Marvel and DC may be rewriting the book on success in Hollywood but their humble beginnings in comic books can have an impact on literacy that is nothing short of heroic.
A far cry from the Batmans, Spider-Mans and Wonder Womans of this world, Scottish social enterprise Magic Torch Comics is working with schools and community organisations to boost literacy and help turn their stories and messages into unique panels.
Founded in 2012, Paul Bristow and his team have transformed local Scottish historical or folk tales to bring them to life as comics, as well as delving into social issues like how refugees can be integrated into British life.
He insists that putting the power to visually tell a unique story in the hands of schoolkids, usually over the course of four weeks, can do just what Pulitzer Prize-winning author Art Spiegelman has described with his famed “Comics are a gateway drug to literacy quote”.
The Big Issue has inspired the launch of 120 street papers globally, including sister titles in Australia, South Africa, Japan, Taiwan and Korea.
As well as offering the chance to create, Paul insists that Magic Torch can help light the way into reading widely, whether it be comics or other literature.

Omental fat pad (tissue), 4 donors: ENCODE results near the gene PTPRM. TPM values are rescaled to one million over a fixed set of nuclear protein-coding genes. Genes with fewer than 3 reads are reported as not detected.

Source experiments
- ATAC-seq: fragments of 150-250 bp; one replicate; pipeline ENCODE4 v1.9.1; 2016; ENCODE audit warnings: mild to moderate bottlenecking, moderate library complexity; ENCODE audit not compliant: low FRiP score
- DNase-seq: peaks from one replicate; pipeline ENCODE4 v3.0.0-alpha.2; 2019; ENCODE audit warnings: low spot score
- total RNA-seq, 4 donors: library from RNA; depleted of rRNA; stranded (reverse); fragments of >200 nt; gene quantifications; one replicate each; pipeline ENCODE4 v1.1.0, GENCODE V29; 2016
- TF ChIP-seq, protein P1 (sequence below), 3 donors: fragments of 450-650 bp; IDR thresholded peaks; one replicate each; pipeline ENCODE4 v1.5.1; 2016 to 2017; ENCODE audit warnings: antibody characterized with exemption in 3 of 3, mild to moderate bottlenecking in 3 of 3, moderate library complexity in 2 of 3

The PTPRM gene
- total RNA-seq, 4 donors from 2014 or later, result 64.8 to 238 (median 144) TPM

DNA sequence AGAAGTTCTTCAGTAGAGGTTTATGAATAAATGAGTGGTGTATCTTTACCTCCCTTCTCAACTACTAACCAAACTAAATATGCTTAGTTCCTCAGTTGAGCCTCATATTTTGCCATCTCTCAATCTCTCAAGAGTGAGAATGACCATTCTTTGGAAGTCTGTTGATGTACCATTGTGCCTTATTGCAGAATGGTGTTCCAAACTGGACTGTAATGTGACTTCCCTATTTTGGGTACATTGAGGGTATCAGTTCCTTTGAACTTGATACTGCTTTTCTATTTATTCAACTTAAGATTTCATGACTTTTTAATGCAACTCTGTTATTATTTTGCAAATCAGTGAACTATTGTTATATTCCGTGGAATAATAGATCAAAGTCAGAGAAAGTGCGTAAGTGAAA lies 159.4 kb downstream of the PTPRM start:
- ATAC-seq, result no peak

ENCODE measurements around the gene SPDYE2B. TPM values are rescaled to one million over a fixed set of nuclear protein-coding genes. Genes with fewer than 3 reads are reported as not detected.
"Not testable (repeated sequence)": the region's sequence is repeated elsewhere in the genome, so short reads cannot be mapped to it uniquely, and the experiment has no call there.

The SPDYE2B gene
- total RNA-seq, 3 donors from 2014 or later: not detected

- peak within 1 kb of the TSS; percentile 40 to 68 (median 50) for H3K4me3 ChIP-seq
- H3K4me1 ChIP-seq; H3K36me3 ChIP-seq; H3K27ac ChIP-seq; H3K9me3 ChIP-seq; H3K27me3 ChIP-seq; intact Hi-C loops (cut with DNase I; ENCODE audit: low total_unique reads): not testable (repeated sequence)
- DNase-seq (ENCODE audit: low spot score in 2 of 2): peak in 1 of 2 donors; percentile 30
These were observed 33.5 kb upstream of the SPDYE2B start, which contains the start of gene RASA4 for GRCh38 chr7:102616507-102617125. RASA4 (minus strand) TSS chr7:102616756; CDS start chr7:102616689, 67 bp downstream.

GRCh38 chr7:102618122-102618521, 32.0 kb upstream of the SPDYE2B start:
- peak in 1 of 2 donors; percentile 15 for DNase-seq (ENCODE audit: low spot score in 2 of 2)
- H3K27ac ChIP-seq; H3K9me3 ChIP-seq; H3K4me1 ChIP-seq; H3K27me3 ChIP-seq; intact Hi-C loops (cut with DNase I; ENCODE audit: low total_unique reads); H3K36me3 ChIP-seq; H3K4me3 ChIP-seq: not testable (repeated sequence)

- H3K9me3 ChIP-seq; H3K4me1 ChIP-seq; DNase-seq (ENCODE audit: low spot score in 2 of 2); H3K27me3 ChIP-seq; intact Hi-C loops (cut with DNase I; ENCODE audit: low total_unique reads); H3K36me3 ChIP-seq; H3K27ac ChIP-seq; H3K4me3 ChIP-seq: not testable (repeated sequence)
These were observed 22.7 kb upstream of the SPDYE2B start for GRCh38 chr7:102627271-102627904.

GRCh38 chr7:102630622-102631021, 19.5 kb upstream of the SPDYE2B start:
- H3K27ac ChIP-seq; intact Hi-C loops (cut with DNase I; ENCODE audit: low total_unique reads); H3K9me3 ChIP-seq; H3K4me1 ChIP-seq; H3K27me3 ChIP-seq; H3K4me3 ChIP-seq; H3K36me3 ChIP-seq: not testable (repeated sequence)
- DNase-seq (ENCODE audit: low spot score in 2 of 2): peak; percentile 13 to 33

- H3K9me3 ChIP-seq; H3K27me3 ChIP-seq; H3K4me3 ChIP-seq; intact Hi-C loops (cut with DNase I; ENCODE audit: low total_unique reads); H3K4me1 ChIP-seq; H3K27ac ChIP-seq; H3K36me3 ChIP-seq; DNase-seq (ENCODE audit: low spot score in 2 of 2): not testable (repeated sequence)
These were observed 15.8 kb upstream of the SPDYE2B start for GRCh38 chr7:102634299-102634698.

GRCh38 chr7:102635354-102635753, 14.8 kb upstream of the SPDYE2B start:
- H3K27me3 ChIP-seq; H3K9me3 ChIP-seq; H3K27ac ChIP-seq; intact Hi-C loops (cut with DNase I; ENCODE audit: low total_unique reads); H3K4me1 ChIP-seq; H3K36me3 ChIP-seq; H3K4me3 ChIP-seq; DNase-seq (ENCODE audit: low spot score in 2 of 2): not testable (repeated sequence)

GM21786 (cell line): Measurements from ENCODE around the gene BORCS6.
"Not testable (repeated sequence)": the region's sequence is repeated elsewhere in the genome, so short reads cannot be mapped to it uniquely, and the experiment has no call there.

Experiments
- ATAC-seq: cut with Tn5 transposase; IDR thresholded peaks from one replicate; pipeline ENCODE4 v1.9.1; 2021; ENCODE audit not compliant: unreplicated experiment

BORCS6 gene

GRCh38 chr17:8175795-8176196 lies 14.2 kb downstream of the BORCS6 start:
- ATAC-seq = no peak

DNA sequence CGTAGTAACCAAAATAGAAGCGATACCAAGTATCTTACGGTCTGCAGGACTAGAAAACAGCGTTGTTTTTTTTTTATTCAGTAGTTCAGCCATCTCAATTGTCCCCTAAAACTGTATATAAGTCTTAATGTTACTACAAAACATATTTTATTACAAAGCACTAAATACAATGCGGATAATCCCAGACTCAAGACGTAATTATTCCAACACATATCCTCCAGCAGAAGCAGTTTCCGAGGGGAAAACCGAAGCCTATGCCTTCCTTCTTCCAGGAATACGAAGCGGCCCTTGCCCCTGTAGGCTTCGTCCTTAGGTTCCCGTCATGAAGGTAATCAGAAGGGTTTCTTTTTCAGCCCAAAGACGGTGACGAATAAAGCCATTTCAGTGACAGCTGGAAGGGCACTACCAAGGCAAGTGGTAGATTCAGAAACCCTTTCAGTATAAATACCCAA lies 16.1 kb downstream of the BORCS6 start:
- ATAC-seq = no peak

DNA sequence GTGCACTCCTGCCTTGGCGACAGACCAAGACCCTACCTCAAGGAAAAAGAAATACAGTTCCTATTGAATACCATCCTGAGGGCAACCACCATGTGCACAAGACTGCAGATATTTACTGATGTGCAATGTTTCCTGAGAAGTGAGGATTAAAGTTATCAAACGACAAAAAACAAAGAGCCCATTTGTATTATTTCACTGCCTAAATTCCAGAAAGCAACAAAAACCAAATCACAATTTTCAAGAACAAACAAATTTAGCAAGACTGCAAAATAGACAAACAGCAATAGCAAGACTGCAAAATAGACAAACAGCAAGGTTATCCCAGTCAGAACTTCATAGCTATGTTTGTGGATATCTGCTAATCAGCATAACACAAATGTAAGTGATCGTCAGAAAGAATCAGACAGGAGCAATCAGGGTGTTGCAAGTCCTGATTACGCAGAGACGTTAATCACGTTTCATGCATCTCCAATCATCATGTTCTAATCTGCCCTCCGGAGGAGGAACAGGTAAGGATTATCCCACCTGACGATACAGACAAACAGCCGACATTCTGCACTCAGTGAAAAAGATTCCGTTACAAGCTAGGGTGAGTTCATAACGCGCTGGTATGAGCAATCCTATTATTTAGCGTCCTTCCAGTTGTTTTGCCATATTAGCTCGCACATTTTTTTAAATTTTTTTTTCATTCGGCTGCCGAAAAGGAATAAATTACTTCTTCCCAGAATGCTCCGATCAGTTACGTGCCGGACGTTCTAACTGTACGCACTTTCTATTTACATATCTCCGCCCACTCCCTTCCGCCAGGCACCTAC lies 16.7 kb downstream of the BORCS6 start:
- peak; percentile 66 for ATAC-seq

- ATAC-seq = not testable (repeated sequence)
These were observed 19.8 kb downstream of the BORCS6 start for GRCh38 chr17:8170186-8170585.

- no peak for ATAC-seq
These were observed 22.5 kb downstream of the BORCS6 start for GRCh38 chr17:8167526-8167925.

“When we’re with a group, there is a bit of studying the language of comics and how they tell stories because it is different from a book, a poem or a film,” he said. “It has its own rules so we try and explore that a wee bit and enable people to be directly involved in telling their stories – it’s not like we just turn up, draw it then go away.
“I think that sometimes people just think that it is Marvel or DC and it’s brilliant to be able to show folk that there are these other amazing comics and creators who are worth looking at. The UK indie comics scene is in rude health.”
Read more from Paul and Magic Torch in this week’s Big Issue World Book Day Special, which also includes a unique chance to win a two-book deal with HarperCollins as Britain’s next great crime writer. Get your copy today from a vendor or The Big Issue Shop.
Image: George Munro/illustrations by Mhairi Robertson and Andy Lee